How Creede Taught Me To Be A Coloradan

Joshua Hardin

Locate me on a horse, a skittish Arabian, on a rough tract of land at the foothills of the Continental Divide. I’ve never been on a horse in my life (not counting my infamously terrifying pony ride at Playland Amusement Park, circa 1968), and this horse, which belongs to my new girlfriend, is less than thrilled with my lack of command. She jumps at the sight of a stick, probably thinking it’s a snake, and then tries to buck me off. I hang on, pulling the reins hard to the left, and say something that sounds like “Whoa,” only I’m from New York, so it comes out as “Woe.”

I’m completely out of my element. This horse could kill me if she wanted to. But the air is clean and crisp, and all around me are sage and juniper bushes. 
I take a deep breath, settle into the saddle, give the horse a little kick, and we move forward at a steady gait.  
I feel happy. For the first time in years.

I’m in Creede.

Creede, Colorado, roughly between Alamosa and Pagosa Springs in the southern San Juans, is just over half a square mile small. A sign boasts of a population of “546 nice folks and 13 soreheads,” but the town is actually inhabited by about 300 nice folks and maybe two or three soreheads. (I won’t name names.) Its population at least quadruples every summer with the happy invasion of fishermen, off-the-grid tourists, hikers, itinerant actors performing at the Creede Repertory Theatre, a few river-rafters and artists of all ilk. Sitting in a fertile valley at 8,800 feet, crescented by the Continental Divide, Creede was my home for only two years, but it has remained, in the 18 years since, a pinned location on my emotional map.

Nobody in Creede right now would consider me a former resident; at best I was one of a series of men that my girlfriend, a serial monogamist, invited to live with her. If they remember me at all, it would be as a happy-acting, sad-looking New Yorker who tried his best to fit in but seemed perpetually out of place. A dark-haired half-Italian among dirty blondes. A 30-something man searching for a new way of living, but no one could say whether or not this new way of living suited him. 

Creede came to be because of the silver boom in the late 19th century, and remnants of this boom are everywhere, from the Holy Moses gift shop in town (named after what Nicholas Creede said when he discovered a vein of silver in the mountains) to the abandoned shacks and mine entrances that had somehow been built into the mountainsides. Silver was discovered there in 1869, but it was 20 years later, when rich minerals were mined in Willow Creek Canyon, that the town exploded from 600 to 10,000 residents, among them such unsavory blackguards as Soapy Smith, Bat Masterson and Robert Ford (the dirty little coward who killed Jesse James). When I lived there, I kept trying to imagine 10,000 people in this tiny place – crowding the six-block town and hastily erecting shacks out into the valley, on the uneven granite of the canyon, or even on slats that stretched across the Rio Grande when there was no more space, and then add to that picture drunken outlaws and lawlessness – but I could never wrap my head around it.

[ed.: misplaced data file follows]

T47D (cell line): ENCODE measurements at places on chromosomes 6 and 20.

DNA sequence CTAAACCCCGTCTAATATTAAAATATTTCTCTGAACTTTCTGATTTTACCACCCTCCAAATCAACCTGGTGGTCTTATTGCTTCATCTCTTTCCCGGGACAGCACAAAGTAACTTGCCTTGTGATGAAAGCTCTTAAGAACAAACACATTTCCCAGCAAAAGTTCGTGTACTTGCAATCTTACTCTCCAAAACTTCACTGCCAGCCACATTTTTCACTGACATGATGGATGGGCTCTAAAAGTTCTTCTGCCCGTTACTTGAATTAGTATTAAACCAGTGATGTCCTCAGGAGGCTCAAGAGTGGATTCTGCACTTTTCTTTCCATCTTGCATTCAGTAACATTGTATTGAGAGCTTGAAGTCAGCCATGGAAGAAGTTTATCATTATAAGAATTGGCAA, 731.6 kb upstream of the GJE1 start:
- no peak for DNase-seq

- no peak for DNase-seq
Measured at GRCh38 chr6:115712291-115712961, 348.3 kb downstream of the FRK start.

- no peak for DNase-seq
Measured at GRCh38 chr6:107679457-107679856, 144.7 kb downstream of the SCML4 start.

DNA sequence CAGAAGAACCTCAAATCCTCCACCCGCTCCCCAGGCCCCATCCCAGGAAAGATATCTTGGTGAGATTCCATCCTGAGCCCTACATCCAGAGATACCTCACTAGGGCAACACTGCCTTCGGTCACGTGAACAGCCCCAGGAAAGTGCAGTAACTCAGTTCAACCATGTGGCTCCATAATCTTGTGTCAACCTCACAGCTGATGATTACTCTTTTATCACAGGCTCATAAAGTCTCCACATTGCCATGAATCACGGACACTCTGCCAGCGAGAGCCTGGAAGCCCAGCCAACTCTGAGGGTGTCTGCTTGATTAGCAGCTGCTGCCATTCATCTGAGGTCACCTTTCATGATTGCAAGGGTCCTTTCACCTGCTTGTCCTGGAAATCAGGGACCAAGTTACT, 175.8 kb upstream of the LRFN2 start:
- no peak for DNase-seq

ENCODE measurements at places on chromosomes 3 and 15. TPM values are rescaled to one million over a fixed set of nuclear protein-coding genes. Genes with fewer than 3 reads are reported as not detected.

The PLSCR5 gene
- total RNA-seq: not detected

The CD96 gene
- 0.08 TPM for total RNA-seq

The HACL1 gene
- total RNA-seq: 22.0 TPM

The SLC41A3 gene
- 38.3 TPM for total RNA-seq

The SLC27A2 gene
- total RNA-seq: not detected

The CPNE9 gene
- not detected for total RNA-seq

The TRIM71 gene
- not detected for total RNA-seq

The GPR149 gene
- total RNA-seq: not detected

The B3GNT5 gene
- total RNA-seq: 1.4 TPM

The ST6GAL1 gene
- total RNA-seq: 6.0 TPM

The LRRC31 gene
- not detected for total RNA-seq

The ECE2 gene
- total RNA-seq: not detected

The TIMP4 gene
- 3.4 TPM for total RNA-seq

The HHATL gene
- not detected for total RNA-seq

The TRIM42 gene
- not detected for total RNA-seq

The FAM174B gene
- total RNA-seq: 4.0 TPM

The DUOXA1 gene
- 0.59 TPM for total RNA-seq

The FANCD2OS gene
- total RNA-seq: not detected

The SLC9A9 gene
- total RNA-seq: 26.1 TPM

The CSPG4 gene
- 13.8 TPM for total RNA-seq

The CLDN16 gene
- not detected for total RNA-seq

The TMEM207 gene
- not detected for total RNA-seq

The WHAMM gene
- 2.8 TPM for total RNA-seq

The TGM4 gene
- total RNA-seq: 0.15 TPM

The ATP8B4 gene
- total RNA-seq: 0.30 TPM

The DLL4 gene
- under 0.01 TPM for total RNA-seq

Then the Panic of 1893 hit, the price of silver crashed, and just as quickly, Creede was largely abandoned, destined to become yet another ghost town. 
Only it didn’t. A few hundred stubborn residents hung on, and their descendants (i.e. the current residents) are just as stubborn, just as hardy as their forebears. They are not criminals, but they are the real Westerners of today – and by that I mean not the “cowboys and Indians” types but quirky folks who love the mountains and whose careers are entirely secondary to their lifestyles. In other words, the opposite of New Yorkers. A common question from tourists (if they understood me to be a native, which delighted me to no end) was, “How do you people make a living in this place?” and the correct answer is, “How do we not make a living?” Creedites are shop owners, horse trainers, waiters, cleaners, professional actors and directors, ski instructors (Wolf Creek Ski Area is about 45 minutes away), shop keepers and clerks, bartenders, baristas, gas-station attendants, ranchers, real estate agents, mine-tour guides, post office clerks, bank tellers, writers and artists (who run picturesque summer workshops), paramedics, guest-ranch employees, handymen or handywomen, and now, once again, silver miners. But what almost all of them have in common is that they are hiding from or have turned their backs on something, whether that something is “the real world” or their troubled pasts, and that they acknowledge the power of the land, in a way that few New Yorkers do. In this part of Colorado, the landscape is omnipresent, calling on you to cut the malarkey and live with integrity. You could successfully avoid this presence by hiding out (one of Creede’s famous residents when I was there was a beautiful former model who was rarely seen in daylight), drinking steadily, or self-medicating. Otherwise, good luck. In Creede, whenever you look out your window or step outside, you run the risk of seeing your true self in an elemental mirror. 

Or at least that’s what happened to me.

For the rest of the story see the May/June 2017 issue of Colorado Life.

Commodore Mine on the Bachelor Loop

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